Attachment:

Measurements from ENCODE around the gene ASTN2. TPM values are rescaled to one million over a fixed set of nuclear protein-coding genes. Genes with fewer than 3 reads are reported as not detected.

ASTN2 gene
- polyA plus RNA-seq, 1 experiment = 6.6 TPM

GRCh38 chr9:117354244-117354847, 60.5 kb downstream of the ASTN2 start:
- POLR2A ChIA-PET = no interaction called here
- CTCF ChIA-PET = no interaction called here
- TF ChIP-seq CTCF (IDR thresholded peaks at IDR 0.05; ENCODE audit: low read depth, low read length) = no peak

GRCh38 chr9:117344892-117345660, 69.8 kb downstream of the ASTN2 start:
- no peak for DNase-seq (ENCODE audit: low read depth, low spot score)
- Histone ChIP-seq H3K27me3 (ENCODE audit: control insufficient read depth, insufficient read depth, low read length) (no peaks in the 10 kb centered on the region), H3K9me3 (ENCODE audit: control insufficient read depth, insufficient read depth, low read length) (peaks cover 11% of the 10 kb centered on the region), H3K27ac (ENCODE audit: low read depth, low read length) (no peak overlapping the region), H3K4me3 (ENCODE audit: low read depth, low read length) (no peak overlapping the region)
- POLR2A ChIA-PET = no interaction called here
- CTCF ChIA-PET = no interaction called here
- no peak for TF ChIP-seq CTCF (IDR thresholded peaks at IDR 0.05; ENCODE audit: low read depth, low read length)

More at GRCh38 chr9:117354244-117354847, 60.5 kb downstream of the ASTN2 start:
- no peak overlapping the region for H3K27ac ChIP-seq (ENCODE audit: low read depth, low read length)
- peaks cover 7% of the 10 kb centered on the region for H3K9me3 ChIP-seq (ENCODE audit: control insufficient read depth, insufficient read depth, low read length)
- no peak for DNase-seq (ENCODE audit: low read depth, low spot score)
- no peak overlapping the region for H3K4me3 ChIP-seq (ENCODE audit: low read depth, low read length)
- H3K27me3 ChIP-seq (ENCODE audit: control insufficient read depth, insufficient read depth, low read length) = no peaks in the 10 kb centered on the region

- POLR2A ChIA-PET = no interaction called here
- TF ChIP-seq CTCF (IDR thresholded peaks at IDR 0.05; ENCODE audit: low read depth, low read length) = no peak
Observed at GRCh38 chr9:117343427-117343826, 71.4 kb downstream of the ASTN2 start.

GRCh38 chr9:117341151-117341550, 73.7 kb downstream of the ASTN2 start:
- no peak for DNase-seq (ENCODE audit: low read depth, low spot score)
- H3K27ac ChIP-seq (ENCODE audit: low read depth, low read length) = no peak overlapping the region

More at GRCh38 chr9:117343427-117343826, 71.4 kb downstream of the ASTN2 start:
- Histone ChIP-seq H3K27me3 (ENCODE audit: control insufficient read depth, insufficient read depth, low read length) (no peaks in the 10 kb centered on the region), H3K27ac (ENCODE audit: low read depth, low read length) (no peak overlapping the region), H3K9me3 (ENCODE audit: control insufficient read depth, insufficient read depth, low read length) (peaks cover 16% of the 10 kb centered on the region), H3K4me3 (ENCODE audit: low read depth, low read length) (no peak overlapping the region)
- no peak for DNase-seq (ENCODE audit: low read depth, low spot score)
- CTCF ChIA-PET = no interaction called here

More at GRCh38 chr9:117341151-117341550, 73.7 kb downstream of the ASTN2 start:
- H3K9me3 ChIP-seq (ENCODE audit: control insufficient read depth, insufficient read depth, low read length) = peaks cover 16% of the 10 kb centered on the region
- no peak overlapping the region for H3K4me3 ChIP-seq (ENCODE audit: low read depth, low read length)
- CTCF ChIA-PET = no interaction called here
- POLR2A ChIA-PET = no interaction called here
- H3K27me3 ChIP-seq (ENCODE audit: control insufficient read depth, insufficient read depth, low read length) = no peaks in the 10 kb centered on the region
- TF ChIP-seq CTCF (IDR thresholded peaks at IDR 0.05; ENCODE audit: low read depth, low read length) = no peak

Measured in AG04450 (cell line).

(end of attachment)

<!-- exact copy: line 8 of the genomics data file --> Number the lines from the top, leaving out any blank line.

GRCh38 chr9:117344892-117345660, 69.8 kb downstream of the ASTN2 start: